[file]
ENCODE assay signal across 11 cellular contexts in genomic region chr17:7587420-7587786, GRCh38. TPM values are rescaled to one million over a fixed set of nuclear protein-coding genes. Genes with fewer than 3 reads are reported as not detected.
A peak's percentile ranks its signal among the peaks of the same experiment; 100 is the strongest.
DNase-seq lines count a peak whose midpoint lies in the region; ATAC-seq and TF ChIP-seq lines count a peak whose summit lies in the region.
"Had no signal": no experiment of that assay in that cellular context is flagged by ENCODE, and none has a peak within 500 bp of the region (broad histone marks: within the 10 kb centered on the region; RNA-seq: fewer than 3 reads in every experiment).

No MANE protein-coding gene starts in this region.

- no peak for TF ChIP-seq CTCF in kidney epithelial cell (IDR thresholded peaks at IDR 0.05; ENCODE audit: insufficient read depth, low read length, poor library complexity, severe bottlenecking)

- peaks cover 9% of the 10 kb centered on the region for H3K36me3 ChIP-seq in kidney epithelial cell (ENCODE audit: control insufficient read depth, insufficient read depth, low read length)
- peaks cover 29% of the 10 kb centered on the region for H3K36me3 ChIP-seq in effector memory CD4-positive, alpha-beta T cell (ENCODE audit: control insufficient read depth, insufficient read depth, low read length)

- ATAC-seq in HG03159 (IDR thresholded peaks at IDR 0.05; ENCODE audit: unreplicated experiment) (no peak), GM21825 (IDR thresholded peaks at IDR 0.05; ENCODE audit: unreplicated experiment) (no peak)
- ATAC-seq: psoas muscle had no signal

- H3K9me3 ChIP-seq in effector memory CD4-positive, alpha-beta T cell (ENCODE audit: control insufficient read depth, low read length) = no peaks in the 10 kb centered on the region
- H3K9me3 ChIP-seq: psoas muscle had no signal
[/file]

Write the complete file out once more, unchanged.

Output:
ENCODE assay signal across 11 cellular contexts in genomic region chr17:7587420-7587786, GRCh38. TPM values are rescaled to one million over a fixed set of nuclear protein-coding genes. Genes with fewer than 3 reads are reported as not detected.
A peak's percentile ranks its signal among the peaks of the same experiment; 100 is the strongest.
DNase-seq lines count a peak whose midpoint lies in the region; ATAC-seq and TF ChIP-seq lines count a peak whose summit lies in the region.
"Had no signal": no experiment of that assay in that cellular context is flagged by ENCODE, and none has a peak within 500 bp of the region (broad histone marks: within the 10 kb centered on the region; RNA-seq: fewer than 3 reads in every experiment).

No MANE protein-coding gene starts in this region.

- no peak for TF ChIP-seq CTCF in kidney epithelial cell (IDR thresholded peaks at IDR 0.05; ENCODE audit: insufficient read depth, low read length, poor library complexity, severe bottlenecking)

- peaks cover 9% of the 10 kb centered on the region for H3K36me3 ChIP-seq in kidney epithelial cell (ENCODE audit: control insufficient read depth, insufficient read depth, low read length)
- peaks cover 29% of the 10 kb centered on the region for H3K36me3 ChIP-seq in effector memory CD4-positive, alpha-beta T cell (ENCODE audit: control insufficient read depth, insufficient read depth, low read length)

- ATAC-seq in HG03159 (IDR thresholded peaks at IDR 0.05; ENCODE audit: unreplicated experiment) (no peak), GM21825 (IDR thresholded peaks at IDR 0.05; ENCODE audit: unreplicated experiment) (no peak)
- ATAC-seq: psoas muscle had no signal

- H3K9me3 ChIP-seq in effector memory CD4-positive, alpha-beta T cell (ENCODE audit: control insufficient read depth, low read length) = no peaks in the 10 kb centered on the region
- H3K9me3 ChIP-seq: psoas muscle had no signal